Upper Orwell Crossings | The Story So Far

In the first Waterfront Life feature for Suffolk County Council’s proposed Upper Orwell Crossings project, we take a look at how the scheme has got to where it is now.

 orwell crossings, ipswich

While this phase of the project began 2015, when the Ipswich Vision Board identified it as one of the priorities for the town, the idea of a Wet Dock crossing to improve east to west journey times across the River Orwell has long been an ambition for the town.

Following central government funding for a business case, the County Council worked with consultants WSP to identify the best option for a new crossing.  Eighteen different crossing options were looked at before the current three-crossing scheme was identified as the best option to deliver the key objectives of: the continued success of the Waterfront, marina and port; enable the redevelopment of the Wet Dock Island; regenerate the southern section of Ipswich; relieve congestion in the town and on the A14; and improve connectivity and promote the increased use of sustainable transport.

This long-standing ambition became a step closer to reality in March 2016 when, in response to the outline business case, the Department for Transport agreed provisional funding of £77.546 million for the project. Three months later the Secretary of State confirmed the project was to be dealt with as a Nationally Significant Infrastructure Project (NSIP). As an NSIP, the Secretary of State - not the local planning authorities - determines the planning application.

The 2016 public consultation was successful at raising awareness of the project and information gathered during this exercise informed the ongoing work, such as the design and alignment of the crossings.

In March of the following year, internationally-renowned architects Foster + Partners were selected to join the design team.

The project took a significant step forward in January of this year, when ground investigation works began. The three-month project, which cost approximately £2.5m, was carried out by contractors Fugro GeoServices Ltd.

While the general geology of the area was known, we had to be certain of the depths and strength of the materials. Boreholes were drilled as deep as 80 metres in places, in order to collect samples for testing.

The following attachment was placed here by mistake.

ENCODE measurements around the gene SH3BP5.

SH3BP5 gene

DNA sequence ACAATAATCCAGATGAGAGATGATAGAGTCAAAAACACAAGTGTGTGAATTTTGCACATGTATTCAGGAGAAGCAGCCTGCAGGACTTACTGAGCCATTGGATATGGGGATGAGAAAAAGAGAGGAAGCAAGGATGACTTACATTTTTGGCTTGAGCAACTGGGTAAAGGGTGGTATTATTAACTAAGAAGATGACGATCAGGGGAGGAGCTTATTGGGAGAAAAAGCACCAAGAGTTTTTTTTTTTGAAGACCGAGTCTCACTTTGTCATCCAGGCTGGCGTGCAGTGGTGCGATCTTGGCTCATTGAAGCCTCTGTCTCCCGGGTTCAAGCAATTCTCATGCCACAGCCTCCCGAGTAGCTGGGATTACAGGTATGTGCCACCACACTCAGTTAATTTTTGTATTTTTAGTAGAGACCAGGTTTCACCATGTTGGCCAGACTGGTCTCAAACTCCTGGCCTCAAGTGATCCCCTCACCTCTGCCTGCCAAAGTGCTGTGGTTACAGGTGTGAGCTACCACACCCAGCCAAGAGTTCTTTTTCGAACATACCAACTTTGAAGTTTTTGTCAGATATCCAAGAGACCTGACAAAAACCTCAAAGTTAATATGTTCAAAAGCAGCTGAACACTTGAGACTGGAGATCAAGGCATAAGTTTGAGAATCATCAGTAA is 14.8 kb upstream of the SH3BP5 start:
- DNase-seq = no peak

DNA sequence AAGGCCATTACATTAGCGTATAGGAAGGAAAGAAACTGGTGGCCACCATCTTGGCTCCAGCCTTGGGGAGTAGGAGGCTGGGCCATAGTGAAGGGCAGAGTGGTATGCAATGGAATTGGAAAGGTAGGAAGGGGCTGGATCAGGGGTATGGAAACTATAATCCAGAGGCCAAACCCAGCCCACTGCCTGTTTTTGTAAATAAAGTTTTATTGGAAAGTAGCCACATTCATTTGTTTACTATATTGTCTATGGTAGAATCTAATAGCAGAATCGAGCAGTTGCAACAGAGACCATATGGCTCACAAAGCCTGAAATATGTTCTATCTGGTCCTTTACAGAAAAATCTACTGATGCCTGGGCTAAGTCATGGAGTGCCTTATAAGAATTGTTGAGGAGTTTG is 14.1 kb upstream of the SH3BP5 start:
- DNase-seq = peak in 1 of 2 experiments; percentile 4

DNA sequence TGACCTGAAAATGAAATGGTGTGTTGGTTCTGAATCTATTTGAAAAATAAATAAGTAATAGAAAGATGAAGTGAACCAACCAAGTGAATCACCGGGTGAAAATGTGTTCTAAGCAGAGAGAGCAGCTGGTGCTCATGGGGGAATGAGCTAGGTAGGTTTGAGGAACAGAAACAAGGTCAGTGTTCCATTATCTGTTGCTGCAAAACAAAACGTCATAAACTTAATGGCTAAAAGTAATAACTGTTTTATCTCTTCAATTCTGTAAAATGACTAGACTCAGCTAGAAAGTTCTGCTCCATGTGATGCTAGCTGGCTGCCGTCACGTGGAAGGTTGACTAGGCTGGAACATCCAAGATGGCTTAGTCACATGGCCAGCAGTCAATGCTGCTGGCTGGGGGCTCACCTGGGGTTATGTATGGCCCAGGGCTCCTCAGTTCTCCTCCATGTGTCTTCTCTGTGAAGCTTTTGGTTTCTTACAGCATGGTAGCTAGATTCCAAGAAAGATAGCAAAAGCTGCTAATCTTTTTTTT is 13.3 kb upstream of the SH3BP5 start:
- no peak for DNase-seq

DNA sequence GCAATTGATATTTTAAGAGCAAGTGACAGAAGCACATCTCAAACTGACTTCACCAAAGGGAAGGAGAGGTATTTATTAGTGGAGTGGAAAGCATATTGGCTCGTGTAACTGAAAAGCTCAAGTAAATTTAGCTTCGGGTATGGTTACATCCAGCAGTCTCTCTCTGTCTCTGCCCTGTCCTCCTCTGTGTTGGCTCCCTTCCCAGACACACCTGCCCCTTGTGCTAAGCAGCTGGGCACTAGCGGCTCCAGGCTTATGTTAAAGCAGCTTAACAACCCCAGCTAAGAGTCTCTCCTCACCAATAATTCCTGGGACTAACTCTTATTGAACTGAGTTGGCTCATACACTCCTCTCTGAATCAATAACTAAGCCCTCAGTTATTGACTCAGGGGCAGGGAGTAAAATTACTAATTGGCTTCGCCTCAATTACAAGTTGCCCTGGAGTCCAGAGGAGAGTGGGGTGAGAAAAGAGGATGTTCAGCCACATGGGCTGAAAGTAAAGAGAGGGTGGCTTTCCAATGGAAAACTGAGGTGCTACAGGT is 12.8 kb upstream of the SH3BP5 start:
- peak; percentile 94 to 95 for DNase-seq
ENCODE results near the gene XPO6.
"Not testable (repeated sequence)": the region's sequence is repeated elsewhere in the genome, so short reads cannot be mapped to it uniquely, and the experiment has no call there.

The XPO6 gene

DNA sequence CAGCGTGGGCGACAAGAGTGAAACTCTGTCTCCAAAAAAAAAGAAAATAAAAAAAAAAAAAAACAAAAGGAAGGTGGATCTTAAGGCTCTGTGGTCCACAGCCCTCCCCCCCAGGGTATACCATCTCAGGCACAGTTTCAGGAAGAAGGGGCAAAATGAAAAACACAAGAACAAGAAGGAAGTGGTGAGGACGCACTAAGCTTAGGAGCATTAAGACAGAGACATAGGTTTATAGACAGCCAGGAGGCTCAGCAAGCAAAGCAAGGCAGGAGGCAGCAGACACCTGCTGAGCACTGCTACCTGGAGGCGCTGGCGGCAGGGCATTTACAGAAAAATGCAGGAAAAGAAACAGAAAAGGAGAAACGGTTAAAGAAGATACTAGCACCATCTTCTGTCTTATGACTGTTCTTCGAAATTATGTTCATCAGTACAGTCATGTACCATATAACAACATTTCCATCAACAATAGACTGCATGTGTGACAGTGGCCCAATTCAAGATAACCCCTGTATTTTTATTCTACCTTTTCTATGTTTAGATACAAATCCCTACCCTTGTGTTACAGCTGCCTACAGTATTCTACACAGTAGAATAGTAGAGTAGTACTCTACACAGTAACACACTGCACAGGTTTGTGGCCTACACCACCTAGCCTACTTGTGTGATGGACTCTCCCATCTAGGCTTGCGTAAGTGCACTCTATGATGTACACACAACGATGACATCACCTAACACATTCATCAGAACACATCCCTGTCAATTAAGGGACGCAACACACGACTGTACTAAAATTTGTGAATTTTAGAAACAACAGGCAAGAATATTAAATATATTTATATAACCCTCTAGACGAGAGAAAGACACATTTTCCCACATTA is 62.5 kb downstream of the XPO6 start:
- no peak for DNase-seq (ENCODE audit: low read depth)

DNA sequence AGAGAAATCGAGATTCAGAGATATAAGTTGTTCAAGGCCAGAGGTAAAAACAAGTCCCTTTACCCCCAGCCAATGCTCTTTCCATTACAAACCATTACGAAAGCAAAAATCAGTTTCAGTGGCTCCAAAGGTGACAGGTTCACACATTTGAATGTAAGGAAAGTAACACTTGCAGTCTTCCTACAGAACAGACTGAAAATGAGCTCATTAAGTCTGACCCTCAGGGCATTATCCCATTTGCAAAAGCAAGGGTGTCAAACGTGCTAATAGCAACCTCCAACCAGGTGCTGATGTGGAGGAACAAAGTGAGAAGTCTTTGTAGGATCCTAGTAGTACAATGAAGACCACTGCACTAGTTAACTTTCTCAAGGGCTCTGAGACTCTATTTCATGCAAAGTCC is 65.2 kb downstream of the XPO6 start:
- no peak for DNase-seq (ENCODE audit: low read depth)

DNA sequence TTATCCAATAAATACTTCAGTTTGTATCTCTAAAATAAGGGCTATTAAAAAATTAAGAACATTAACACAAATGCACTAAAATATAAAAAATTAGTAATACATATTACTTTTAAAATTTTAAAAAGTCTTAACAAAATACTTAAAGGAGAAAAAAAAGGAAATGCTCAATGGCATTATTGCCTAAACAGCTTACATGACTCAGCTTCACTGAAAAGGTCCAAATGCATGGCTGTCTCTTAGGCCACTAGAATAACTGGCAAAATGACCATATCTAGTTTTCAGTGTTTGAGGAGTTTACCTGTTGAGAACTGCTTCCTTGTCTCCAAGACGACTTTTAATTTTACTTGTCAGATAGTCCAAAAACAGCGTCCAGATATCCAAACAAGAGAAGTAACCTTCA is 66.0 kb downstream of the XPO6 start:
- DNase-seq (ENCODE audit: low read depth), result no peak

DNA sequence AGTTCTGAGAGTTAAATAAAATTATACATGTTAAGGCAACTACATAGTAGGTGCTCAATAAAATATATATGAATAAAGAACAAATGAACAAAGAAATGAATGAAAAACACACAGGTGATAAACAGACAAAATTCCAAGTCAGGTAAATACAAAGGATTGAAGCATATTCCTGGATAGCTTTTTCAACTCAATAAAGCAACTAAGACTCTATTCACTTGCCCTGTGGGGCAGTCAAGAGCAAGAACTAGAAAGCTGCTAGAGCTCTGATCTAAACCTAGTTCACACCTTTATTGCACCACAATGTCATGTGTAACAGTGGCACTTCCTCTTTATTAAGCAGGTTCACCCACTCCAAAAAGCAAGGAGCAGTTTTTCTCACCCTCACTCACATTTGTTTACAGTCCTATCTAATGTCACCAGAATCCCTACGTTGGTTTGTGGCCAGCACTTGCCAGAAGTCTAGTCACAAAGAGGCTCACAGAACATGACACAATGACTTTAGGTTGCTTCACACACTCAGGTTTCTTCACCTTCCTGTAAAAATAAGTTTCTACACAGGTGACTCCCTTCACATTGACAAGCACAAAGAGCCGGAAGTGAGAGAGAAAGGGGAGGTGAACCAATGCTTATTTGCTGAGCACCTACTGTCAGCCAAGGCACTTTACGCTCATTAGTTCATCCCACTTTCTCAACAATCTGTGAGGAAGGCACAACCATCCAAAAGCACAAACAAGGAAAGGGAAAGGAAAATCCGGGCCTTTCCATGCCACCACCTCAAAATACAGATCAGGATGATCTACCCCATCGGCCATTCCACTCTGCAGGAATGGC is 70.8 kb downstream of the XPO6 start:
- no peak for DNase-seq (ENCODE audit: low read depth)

The next announcement was towards the end of February, when the preferred alignments for the three crossings were made public. Crossing A is proposed to connect to the existing highway at the Rapier Street roundabout on Wherstead Road, west of the river, and at a new junction, north of Cliff Lane on Holywells Road, east of the river. The bridge crosses the river at an angle and incorporates an opening section over the navigation channel. This crossing will be for all users and provides most of the transport benefits for the project. 

Crossing B will provide a new link to the Island Site and is proposed to be accessed from Felaw Street. This crossing will be for all users and a pedestrian and cycle link will be provided through the Island Site from Crossing B to Crossing C. 

Crossing C is a refurbishment of the existing swing bridge over the Prince Philip Lock for use by cyclists and pedestrians only. This will improve east to west access for pedestrians and cyclists and allows for the movement of people to and through the Island Site.

As well as progressing the design, the team has also been busy holding resident focus groups, specialist focus groups and meeting the public at drop-in events and group meetings.

What happens next? The team is continuing to work on the proposals, including designing the three bridges and understanding the impact of the crossings, before formal consultation with the public in the autumn. This will be followed by submission of the planning application in spring next year, the Planning Inspectorate’s public inquiry before the decision by the Secretary of State.  This programme enables works to start late in 2020 with estimated completion in 2023.